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Guilderland Archives — The Altamont Enterprise, November 8, 2007


Ousted: A Grimm night for reigning Guilderland Dems

By Jarrett Carroll

GUILDERLAND - In an upset, the town's Democratic leader and the town's longest-serving councilman were ousted in Tuesday's election.

Making their first Republican runs for the board - Mark Grimm and Warren Redlich - won decisively over Guilderland Democratic chairman and Albany County co-chairman, Councilman David Bosworth, and three-term Democratic Councilman Michael Ricard.

Bosworth, who was credited with turning the previously all-Republican town board completely Democratic, received the fewest votes by an unofficial count.

Democrats had dominated in Guilderland since 2001, when they ended over a century of Republican rule. Tuesday, the incumbent Democratic supervisor, town clerk, and town judge ran unopposed, as did the long-time Republican highway superintendent, a holdout from the GOP era.

The Republicans fielded only three candidates in this election and all of them won.

Grimm and Redlich made campaign claims about unfair property assessments, targeting Ricard for having a "sweetheart deal," and about conflicts of interest, targeting Bosworth for his county-funded job.

Grimm and Redlich received 3,980 and 3,788 votes respectively to Ricard's 3,585 votes and Bosworth's 3,581. The board of elections sent out 272 absentee ballots and has received 201, which will be counted Thursday.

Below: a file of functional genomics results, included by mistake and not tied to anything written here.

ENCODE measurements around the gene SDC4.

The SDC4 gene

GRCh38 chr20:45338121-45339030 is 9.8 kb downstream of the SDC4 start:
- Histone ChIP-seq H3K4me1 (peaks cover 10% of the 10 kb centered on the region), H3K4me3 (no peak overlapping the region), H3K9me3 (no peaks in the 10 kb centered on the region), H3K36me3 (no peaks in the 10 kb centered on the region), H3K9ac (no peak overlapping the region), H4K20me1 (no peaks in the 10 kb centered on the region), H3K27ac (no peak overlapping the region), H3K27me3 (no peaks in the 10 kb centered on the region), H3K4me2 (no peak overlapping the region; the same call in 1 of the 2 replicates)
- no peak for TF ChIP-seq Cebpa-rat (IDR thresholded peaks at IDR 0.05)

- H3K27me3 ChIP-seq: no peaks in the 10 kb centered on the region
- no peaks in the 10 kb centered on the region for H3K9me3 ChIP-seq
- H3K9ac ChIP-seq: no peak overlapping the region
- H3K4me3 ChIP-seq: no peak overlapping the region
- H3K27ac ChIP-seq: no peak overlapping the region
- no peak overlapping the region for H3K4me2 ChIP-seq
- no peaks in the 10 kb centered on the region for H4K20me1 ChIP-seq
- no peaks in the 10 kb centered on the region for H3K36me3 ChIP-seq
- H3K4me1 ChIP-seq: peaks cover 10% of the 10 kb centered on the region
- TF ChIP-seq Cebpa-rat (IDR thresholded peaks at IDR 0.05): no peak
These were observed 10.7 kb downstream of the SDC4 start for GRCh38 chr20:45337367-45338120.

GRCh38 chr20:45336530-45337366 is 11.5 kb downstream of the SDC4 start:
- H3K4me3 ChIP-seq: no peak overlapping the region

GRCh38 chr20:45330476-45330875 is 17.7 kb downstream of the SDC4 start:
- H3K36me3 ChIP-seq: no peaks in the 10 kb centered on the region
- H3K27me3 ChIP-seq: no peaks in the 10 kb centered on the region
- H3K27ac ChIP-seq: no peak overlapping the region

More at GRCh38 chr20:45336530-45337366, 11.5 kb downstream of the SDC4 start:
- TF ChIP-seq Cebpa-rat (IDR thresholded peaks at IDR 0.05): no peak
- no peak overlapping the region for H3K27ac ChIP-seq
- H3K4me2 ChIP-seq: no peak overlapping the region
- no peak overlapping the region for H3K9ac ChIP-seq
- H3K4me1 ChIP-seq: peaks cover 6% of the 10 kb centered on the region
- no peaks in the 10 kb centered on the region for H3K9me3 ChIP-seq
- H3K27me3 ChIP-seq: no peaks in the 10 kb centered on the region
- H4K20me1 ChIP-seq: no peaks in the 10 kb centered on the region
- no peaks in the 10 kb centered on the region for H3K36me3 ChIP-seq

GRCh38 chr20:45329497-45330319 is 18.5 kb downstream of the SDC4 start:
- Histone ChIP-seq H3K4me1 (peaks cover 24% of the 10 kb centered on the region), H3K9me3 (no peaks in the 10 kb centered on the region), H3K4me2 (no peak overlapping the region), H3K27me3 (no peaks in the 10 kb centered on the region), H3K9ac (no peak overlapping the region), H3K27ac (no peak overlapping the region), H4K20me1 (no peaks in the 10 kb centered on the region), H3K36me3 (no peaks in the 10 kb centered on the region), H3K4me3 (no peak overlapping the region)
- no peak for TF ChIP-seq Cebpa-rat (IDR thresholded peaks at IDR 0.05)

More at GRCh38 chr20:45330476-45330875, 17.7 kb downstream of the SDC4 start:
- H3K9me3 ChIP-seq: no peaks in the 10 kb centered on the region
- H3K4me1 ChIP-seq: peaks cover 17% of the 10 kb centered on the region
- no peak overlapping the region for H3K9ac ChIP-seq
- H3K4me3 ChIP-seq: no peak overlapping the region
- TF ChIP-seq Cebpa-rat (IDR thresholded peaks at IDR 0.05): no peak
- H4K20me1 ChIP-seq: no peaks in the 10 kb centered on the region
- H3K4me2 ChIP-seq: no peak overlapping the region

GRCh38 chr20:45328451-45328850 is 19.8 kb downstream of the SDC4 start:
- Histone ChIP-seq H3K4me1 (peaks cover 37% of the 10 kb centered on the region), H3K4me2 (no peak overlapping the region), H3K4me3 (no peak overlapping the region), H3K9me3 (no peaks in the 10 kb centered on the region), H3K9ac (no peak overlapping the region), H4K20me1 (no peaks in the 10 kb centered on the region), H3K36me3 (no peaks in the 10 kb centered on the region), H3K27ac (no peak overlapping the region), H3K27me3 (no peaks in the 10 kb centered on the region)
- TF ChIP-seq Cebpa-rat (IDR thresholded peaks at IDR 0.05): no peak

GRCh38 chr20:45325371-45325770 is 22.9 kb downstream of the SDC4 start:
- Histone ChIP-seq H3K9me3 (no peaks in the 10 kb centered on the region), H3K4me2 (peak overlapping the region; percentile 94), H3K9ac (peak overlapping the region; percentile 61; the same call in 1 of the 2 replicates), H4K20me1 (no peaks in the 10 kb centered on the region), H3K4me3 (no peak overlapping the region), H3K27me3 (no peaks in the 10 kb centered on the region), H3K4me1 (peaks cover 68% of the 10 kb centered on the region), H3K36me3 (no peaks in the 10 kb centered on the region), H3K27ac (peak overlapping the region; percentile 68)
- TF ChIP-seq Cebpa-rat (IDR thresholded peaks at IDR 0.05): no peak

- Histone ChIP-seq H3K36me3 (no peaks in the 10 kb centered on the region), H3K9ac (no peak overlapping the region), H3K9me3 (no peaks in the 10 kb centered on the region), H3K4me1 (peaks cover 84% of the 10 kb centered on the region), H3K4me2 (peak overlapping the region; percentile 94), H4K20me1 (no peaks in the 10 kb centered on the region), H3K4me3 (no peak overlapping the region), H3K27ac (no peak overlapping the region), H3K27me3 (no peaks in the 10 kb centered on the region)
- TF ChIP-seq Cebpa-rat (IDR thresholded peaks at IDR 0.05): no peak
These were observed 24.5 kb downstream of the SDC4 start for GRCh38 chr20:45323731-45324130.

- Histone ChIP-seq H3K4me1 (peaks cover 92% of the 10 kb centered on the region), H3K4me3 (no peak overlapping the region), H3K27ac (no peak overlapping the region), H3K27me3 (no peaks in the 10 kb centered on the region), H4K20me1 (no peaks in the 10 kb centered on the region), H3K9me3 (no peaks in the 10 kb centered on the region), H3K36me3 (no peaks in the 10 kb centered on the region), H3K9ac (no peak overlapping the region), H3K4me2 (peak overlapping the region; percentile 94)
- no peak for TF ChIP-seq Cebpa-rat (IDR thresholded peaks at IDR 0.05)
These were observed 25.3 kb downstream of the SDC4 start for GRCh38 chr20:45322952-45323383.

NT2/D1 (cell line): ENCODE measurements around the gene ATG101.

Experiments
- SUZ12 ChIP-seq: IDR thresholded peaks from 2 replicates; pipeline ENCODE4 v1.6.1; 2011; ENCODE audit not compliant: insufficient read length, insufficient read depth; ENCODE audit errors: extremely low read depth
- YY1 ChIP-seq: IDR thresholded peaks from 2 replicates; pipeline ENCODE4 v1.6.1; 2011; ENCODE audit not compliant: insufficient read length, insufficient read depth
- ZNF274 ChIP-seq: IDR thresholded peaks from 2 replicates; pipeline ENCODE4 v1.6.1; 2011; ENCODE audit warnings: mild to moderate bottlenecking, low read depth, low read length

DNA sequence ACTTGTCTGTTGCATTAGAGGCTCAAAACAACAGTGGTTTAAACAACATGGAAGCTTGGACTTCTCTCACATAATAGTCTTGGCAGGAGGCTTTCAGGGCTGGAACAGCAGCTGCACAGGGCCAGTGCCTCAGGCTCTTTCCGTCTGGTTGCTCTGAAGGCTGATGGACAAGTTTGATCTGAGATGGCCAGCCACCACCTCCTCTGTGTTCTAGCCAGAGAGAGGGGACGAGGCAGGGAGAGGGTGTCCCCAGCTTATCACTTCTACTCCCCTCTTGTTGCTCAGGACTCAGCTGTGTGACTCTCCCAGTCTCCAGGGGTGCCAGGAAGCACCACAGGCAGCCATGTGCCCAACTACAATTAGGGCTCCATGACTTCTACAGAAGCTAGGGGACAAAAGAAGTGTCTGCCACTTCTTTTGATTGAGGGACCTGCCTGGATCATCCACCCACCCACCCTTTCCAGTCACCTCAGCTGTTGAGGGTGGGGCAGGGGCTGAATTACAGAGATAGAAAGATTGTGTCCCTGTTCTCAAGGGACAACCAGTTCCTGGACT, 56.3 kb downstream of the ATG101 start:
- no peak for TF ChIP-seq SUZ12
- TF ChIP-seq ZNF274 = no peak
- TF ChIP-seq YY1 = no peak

The town's highest vote-getter with 5,401 votes was incumbent Democratic Town Clerk Rosemary Centi. She cried as she made her acceptance speech, saying, "That's what you get when you're a master of communication," a reference to Grimm, who runs a communications consulting business. "A little bit of truth, wrapped around a lie."

Grimm called his win "an historic upset," saying, "A county chairman lost his hometown." He also said he was getting people to believe in politics again.

Tense times

The mood was dismal, and at times tense, at the Cabernet Café Tuesday night where dozens of Democrats met to tally results and support each other. Two large whiteboards were filled with blue and red markers as the tallies came in from the board of elections.

The applause was loud for the town's winning Democratic members.

Tax Receiver Jean Cataldo, the town's biggest vote-getter in the last election, and Chief Court Clerk Eileen Dean helped fill out the whiteboards after the polls closed. Lieutenant Curtis Cox of the Guilderland Police was also on hand, in a civilian capacity, to help post the vote totals.

The mood in the room continued to become disheartened as the red column for the Republicans grew more quickly than the Democrats' blue column. Murmurs of "the assessments" could be heard in the crowd throughout the evening as a possible explanation for the strong Republican showing.